UI Thread Performance Degrades when HttpClient.PostAsync is aborted on App Deactivation

Apr 23, 2014 at 4:42 PM
Firstly, great project! Thanks for publishing it.

I’ve been investigating a performance issue in my Windows Phone 8.0 SL app. What I’ve found is that when the app is deactivated, aborted analytics requests from the HttpClient cause a noticeable slowdown of my app. It appears like something is chewing up UI thread cycles after an abort or cancel occurs. I’ve updated the Microsoft HTTP client library project and have download the source for this project. When I comment out the code in GAServiceManager.DispatchImmediatePayload the issue goes away (but of course no analytics messages are sent).

I've tried switching to a single instance of HttpClient in the GAServiceManager class, rather than creating a new one at each request. I've also tried supplying the HttpClient with a CancelationToken and cancelling when the app is deactivated. All to no avail.

Regards,
Daniel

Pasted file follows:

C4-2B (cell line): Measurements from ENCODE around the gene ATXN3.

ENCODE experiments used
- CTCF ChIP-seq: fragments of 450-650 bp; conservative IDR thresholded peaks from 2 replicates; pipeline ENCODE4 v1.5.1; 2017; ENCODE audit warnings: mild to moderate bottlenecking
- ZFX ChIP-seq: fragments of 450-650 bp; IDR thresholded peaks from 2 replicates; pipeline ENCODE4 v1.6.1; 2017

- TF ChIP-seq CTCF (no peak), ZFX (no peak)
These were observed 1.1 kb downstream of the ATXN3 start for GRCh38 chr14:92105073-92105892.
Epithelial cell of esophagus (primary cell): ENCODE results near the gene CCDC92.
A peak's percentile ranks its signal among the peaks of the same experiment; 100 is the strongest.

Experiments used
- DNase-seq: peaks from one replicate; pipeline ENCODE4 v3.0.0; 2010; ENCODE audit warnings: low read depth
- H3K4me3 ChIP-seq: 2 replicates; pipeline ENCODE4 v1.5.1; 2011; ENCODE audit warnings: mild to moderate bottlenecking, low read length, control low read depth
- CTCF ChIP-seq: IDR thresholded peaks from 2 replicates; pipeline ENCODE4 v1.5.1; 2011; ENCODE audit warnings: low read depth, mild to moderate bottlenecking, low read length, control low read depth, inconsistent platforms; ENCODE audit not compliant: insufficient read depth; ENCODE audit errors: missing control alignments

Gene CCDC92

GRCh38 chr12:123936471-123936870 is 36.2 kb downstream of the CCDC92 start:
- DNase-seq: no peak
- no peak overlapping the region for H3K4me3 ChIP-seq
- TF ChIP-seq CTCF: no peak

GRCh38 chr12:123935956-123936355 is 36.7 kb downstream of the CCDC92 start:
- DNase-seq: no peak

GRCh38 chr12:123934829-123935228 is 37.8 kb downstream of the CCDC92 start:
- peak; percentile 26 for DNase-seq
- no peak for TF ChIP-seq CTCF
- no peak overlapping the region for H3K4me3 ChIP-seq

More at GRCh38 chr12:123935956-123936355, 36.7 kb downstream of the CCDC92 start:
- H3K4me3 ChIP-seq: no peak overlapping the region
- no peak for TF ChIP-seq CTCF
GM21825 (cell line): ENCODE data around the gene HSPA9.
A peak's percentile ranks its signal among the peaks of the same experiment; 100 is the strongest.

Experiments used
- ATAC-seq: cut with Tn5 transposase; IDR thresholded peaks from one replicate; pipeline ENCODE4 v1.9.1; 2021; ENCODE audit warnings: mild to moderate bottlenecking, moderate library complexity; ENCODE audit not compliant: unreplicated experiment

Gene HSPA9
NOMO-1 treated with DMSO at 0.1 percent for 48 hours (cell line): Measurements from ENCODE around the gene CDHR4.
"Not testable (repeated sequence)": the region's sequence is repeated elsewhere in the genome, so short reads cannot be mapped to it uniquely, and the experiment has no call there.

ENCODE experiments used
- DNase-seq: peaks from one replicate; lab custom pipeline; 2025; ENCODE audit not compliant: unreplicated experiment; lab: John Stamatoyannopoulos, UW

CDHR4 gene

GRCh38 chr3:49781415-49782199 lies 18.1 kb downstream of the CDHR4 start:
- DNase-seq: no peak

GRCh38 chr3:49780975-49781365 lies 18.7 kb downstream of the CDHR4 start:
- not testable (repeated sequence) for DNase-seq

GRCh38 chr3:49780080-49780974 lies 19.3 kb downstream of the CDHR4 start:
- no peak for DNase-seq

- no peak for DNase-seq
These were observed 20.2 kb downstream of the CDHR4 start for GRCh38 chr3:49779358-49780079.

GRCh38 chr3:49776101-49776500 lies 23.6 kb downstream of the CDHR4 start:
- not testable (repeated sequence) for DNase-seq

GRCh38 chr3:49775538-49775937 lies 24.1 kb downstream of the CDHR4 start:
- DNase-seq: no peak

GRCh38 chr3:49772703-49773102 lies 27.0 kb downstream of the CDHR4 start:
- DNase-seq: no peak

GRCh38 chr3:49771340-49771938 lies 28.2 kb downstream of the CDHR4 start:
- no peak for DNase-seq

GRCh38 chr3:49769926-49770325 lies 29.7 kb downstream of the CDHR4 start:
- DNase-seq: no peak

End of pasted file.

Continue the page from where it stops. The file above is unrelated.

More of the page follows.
Coordinator
May 2, 2014 at 10:53 PM
Thanks Daniel, would you be able to share a repro project (or provide detailed instructions on how to duplicate)? I looked at the code as well and was unable to come up with anything besides the HttpClient itself being responsible for this but would like to confirm.

One thing you might be able to do is set dispatchPeriod to 0 which will cause the SDK to send all logs immediately. The reason this might help is that by the time you deactivate, there will probably only be 1 log in the queue at most.
May 3, 2014 at 12:05 AM
Hi Tim,

Thanks for taking a look. I tried creating a light weight repro but was unable to see it happening.
In the meantime I replaced WebClient with HttpWebRequest in the GAServiceManager class and removed all the async calls as I thought it possible that something was going awry under the covers. In the end the issue went away, but I think it was a memory leak originating from my code that was actually the culprit. I’m not certain though. When I switch back to the original implementation, I’ll let you know if the issue returns.

Cheers,
Daniel